Small, medium and microenterprises (SMMEs) make up the majority of businesses across the world. In fact, around 90% of all businesses are small to medium enterprises, providing around 50% of all employment opportunities.

By Alan Shannon, executive for client engagement: private clients and small business services at Nedbank

Of course, to be effective in delivering on their vitally important role of contributing positively to economic growth and development, SMMEs need an enabling environment, underpinned by growth-friendly policies and strong government support.

While there has been much talk by stakeholders is the public and private sectors about creating such an entrepreneurship-focused business environment in South Africa, little of substance has materialised. However, from the most recent State of the Nation Address (SONA) by President Ramaphosa and the National Budget Speech by Finance Minister, Enoch Godongwana, it appears that the tide is finally shifting as government increasingly recognises that it has to do whatever it can to cultivate small-business growth, as it one of the few remaining available levers to pull to address pedestrian economic growth, increasing unemployment and unacceptably low levels of economic inclusion.

Evidence of this recognition, and hopefully a resulting sincere commitment to SMME development, was clearly forthcoming when the President used his SONA as a platform to stress government’s commitment to cutting red tape regarding foreign direct investments. While this is not directly aimed at enabling SMME growth, there will be a significant positive knock-on effect for smaller businesses if international business investment resumes.

However, government is also clearly intent on delivering a variety of other initiatives aimed at directly enabling the establishment, survival, and growth of small businesses across the country. Arguably, the most telling of these is the establishment of a dedicated team mandated to investigate and address business-limiting bureaucracy and regulations. The President also expressed the government’s commitment to reviewing the Business Act and other relevant frameworks to make it easier to do business in this country.

Even better news for SMMEs is government’s commitment to redesign the small-business loan scheme to make it more effective in helping small businesses bounce back from the ravages of Covid-19. While we still await the full details of this review and redesign, the hope is that the R20 billion in funding – offered via loan guarantees and equity-linked loan support – will find its way to small and medium businesses that desperately need it, particularly those that operate in the informal segment of the economy and find it impossible to meet the qualifying criteria for traditional credit opportunities.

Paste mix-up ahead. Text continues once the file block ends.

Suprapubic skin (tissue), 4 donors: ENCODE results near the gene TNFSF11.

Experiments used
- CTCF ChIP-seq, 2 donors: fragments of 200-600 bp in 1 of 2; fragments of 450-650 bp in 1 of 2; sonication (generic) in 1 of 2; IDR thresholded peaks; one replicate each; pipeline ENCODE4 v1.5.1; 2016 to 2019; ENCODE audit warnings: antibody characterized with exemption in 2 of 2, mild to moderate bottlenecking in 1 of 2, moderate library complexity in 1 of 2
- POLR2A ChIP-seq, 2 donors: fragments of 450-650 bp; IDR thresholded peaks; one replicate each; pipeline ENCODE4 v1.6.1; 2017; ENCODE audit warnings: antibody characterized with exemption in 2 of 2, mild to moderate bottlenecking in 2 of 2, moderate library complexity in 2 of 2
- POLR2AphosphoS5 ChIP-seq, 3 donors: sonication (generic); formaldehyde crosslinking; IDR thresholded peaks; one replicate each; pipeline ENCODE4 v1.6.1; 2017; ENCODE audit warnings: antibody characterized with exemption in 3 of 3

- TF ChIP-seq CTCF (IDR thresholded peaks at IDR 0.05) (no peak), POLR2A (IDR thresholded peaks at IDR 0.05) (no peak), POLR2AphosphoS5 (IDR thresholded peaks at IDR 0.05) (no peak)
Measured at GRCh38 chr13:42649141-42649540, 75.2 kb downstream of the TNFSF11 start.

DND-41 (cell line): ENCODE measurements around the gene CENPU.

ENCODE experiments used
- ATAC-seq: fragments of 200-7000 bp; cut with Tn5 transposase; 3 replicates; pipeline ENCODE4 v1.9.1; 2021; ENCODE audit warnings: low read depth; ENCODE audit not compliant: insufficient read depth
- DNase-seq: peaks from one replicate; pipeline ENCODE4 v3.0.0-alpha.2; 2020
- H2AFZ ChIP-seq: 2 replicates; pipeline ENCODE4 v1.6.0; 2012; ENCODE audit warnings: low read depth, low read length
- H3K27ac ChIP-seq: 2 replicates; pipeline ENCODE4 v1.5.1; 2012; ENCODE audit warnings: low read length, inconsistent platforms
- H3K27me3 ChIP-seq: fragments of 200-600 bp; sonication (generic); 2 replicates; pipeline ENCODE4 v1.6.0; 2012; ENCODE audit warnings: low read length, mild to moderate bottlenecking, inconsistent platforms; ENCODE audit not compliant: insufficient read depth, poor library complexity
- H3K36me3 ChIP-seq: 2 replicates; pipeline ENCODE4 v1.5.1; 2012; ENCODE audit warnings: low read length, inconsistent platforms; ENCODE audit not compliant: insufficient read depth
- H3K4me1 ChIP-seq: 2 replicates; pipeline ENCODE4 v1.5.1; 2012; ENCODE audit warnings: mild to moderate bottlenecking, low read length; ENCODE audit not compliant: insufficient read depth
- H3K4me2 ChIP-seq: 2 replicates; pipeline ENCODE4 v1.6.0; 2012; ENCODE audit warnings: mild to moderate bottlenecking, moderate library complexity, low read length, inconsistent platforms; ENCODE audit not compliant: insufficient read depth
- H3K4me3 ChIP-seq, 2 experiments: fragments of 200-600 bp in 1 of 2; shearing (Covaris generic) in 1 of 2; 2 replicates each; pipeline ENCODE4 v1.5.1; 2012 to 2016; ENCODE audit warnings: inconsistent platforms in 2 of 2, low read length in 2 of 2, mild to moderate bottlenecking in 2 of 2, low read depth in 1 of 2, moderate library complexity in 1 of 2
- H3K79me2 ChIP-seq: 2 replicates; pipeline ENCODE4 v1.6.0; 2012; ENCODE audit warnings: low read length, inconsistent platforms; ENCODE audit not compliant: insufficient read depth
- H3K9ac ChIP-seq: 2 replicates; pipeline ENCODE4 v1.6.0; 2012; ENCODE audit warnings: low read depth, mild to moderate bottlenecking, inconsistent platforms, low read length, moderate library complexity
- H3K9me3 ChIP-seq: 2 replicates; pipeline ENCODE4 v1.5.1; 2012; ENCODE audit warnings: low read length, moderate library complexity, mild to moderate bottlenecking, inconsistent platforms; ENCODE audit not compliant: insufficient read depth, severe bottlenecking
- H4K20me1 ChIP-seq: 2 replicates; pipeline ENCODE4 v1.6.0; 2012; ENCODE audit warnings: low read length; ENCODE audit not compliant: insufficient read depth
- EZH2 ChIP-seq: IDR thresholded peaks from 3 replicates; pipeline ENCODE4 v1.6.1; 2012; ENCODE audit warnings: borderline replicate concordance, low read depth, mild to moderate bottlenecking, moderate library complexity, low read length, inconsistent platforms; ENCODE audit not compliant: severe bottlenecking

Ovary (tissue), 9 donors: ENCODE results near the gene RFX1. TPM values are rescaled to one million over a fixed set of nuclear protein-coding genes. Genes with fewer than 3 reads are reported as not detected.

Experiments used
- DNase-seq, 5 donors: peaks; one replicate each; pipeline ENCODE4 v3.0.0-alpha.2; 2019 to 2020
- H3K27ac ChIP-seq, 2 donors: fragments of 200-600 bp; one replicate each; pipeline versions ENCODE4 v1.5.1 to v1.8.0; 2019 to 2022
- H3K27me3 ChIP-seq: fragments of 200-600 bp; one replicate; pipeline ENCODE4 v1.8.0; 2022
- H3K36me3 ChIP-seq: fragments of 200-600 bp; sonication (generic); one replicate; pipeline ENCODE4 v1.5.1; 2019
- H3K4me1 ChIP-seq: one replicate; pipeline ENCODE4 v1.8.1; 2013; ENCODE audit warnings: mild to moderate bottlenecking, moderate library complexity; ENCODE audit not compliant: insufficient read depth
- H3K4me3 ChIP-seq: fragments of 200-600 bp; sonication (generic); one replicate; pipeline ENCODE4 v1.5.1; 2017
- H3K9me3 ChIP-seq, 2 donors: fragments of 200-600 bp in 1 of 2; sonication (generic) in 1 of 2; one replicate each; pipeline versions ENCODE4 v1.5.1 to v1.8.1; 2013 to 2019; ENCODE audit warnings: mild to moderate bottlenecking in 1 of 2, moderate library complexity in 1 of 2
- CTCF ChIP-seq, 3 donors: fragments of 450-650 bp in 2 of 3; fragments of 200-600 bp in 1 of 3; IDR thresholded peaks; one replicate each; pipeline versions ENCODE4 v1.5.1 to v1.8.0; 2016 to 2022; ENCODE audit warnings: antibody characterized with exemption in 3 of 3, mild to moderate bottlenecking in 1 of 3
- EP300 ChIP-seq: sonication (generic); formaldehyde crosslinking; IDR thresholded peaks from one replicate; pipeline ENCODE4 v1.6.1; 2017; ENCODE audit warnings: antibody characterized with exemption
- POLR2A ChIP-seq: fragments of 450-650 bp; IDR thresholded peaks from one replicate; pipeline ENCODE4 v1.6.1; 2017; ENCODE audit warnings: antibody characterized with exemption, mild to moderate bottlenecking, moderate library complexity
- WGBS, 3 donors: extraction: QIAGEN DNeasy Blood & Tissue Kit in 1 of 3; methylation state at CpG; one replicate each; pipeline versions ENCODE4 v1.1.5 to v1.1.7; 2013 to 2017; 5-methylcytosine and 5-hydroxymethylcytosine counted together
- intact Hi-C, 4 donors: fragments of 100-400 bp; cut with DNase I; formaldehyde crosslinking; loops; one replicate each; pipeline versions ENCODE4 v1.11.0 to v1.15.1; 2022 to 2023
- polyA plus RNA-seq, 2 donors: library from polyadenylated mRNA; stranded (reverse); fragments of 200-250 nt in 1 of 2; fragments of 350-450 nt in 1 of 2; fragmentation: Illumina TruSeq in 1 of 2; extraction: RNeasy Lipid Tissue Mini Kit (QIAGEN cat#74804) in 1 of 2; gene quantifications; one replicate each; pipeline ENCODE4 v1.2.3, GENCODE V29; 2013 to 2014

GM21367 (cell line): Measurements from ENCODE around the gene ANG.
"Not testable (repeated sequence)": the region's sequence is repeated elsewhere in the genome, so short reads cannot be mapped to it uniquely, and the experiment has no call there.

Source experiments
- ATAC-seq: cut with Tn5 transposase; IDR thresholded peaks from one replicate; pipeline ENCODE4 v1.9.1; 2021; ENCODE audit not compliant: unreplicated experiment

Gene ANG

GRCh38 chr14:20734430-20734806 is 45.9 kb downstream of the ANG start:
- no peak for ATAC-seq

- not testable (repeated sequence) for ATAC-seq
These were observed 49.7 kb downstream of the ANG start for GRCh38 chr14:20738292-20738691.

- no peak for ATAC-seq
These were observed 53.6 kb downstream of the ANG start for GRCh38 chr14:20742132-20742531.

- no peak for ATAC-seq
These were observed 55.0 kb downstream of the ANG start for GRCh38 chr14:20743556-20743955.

The 50% increase in the employment tax incentive to a maximum monthly value of R1 500 is also a valuable underpin to small-business growth potential, provided those businesses are encouraged and enabled to take up this incentive. This is going to require more than the Minister encouraging SMMEs to take up the offer; it requires a significant awareness and education effort from government.

In fact, this education and awareness component of SMME development and support cannot be overlooked. While government appears committed to creating a business environment that is conducive to growth, it is only one side of the SMME enablement coin. Incentives eased regulations and financial support can be effective only if small-business owners take full advantage of them. That is why it is vital that all stakeholders in the future of small and medium businesses in South Africa commit to helping SMME owners understand the incentives available to them and help them in accessing those benefits.

From a private sector perspective, this support needs to go much further than early-stage financial assistance. If and when SMMEs begin to flourish (as we all hope they do) as a result of the initiatives put in place by government, those growing businesses then need the support of institutions that are fully committed to their success, whether that commitment takes the form of funding, mentoring, advice, the provision of business-building products and solutions, or even the meaningful integration of SMMES into large business supply chains.

Ultimately, we are all stakeholders in the SMME segment of our economy. In fact, our futures (directly or indirectly) depend on its success. We cannot afford failure, and we also cannot leave it up to government alone to secure success.

There’s no more time to talk about what government should be doing. It’s time to invest the effort and resources needed to make South Africa’s SMME sector the economic engine room of our country that it can and must be. The economic future of our country literally depends on it.